Issue: June - Aug 2013


Don’t prevaricate. Negotiate.

Trustees must play their part in helping to reduce costs that significantly impact on the net returns of retirement-fund members. Here’s a checklist* of what’s negotiable.

No matter how authoritative and well-meaning the intentions of a service provider, trustees are entitled press for the best deals. They must do so, to be satisfied that they really are helping their members, looking particularly at:

  • Risk benefits such as death and disability cover. These have a commission component built into the premiums. These commissions must always be disclosed when the quotes are delivered to trustees who should then discuss the commission amount; the larger,
    the greater the scope for negotiation. While there’s a widely-used group commission table that’s standard, commission payable can vary from 7,5% of premiums for a small scheme down to 1% for a large scheme. Trustees should get the service provider to explain the value added by higher commission. They should also insist that the annual rand amount
    is quoted in terms of legislative requirements;
  • The alternative to being charged commission is that the trustees negotiate a fee for the broking service carried out, or that this service be included in the retainer fee with no commission payable;
  • An area of concern expressed by National Treasury is when a member retires and has
    to purchase an annuity. While trustees usually don’t get involved in the affairs of a member after a claim arises, commissions might still be paid with no benefit to the member. It’s worse when the commission is payable annually without intervention usually from the broker being paid the commission. Trustees could ensure that the member is provided with professional financial advice at retirement so that, by using the marketing power of the fund, the member can negotiate these commissions to more reasonable levels.
  • Then there are commissions charged on umbrella funds contributions. These funds generally pay commissions, where brokers are involved, on the group life table. Depending on the size of contributions by an employer, around 5% of the member’s contributions are paid every year to a broker who may not be adding value and may not even be involved at all.

  • Members don’t see the asset-management fees when they’re taken off the returns before being accredited to members’ accounts. These fees should be separately disclosed and annually reviewed. In umbrella and in larger standalone retirement funds, as the size of their assets increases the discounts on managing these assets should increase commensurately. Ask whether these discounts are being passed on to members.
  • Some asset managers charge performance fees. Find out whether these fees are reasonable by competitive standards, and what happens when there’s underperformance.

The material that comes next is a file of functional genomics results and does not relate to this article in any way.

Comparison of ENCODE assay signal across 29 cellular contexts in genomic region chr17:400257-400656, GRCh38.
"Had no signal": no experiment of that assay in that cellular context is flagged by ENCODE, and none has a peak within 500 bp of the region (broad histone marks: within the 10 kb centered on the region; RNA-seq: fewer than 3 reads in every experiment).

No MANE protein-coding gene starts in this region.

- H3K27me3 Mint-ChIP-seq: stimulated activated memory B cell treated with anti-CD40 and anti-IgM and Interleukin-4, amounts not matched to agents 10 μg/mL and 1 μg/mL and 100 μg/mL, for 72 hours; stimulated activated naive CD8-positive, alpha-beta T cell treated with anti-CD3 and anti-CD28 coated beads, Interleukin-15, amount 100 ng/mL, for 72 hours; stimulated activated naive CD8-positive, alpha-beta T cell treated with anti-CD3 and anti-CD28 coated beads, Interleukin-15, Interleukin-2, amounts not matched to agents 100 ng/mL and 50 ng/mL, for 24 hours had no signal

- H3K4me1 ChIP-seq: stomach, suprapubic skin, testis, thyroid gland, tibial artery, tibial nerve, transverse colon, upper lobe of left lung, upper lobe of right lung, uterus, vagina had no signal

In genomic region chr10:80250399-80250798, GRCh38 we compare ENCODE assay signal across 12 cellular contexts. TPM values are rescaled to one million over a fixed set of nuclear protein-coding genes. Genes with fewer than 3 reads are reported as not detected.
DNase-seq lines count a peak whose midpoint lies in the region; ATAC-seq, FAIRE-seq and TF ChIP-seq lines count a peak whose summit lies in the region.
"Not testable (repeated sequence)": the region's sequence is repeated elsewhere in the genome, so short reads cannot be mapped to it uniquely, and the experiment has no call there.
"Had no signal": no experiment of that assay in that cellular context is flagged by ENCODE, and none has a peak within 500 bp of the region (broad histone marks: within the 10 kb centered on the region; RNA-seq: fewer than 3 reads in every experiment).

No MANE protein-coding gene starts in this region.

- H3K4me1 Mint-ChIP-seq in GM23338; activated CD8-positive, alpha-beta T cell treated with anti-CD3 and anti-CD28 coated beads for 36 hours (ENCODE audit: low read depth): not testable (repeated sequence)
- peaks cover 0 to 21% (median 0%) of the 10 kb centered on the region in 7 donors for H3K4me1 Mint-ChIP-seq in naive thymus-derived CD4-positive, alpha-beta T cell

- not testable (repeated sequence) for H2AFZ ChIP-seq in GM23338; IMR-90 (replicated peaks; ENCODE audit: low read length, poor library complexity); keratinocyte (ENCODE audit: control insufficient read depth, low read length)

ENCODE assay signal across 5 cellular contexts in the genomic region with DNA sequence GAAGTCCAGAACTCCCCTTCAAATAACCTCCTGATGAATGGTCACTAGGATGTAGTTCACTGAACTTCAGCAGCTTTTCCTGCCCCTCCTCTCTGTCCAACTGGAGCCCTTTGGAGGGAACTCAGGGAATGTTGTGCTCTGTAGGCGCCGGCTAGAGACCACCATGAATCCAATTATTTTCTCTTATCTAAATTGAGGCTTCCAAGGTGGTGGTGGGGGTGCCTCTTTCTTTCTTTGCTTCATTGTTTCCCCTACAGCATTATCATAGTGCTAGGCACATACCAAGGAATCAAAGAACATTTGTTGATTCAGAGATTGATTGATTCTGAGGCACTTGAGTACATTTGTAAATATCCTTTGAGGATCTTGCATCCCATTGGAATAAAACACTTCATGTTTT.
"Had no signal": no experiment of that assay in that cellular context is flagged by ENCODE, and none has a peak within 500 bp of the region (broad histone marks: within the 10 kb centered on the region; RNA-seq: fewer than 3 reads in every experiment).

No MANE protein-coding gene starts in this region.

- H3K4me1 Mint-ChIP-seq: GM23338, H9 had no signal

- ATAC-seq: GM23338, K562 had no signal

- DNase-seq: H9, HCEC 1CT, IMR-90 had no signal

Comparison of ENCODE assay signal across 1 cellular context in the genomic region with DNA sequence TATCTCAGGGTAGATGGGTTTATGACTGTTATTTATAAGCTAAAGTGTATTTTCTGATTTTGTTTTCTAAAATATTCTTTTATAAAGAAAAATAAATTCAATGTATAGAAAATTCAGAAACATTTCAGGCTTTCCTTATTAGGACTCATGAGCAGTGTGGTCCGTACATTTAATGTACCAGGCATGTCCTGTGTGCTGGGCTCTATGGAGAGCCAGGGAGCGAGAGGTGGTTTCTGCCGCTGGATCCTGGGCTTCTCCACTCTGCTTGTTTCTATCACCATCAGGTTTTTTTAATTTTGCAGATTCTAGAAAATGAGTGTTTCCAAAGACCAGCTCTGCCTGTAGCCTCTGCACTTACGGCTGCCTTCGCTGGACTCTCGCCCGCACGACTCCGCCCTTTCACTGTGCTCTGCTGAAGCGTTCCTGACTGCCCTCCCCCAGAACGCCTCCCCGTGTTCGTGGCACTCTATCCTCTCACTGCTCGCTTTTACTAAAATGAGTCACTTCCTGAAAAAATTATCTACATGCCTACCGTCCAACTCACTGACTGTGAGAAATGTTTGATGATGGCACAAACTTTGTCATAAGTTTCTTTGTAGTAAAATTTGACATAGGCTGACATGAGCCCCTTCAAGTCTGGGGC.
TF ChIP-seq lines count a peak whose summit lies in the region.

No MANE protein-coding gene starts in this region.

• Administration fees can be charged in a number of ways. There’s a need to understand the different charging structures by interrogating these fees and asking important questions e.g. what’s included in the basic fee and what services are additional to it; whether there are charges for any service not expressly specified in the basic fee under the service-level agreement (SLA); if the fund has requirements that are not spelled out in the SLA, what will be the fees for them?
  • It sometimes happens that there are errors by the administrator, causing costs to be incurred. The SLA must be checked to cover the question of who’ll pay the costs for rectification.
  • The SLA should not have penalty feesfor circumstances where the fund, due to poor service, terminates the agreement. All aspects of the SLA are negotiable. Trustees should not, without checking and questioning, simply sign the drafts submitted by service providers.
  • Every service should be backed by an SLA. These agreements must be reviewed annually. Many funds neglect to do this at their peril.
  • If a service provider offers advice or intermediary services, it must comply with the Financial Advisory & Intermediary Services (FAIS) Act. If the service provider isn’t compliant, it cannot offer these services and cannot charge the fund for them. This extends from organizations being licensed to consultants being registered under FAIS, easily verifiable by trustees from the website of the Financial Services Board.
  • Trustees should annually review all their fund’s fees and, to ensure that competitive rates are being charged, they should be benchmarked against others in the industry.

In essence, trustees are trying to extract optimal returns for their members. Unnecessary, or unnecessarily high, fees and commissions eat into these returns.

* Information kindly supplied by Ian Haigh, formerly of Old Mutual and now with Mvunonala Holdings.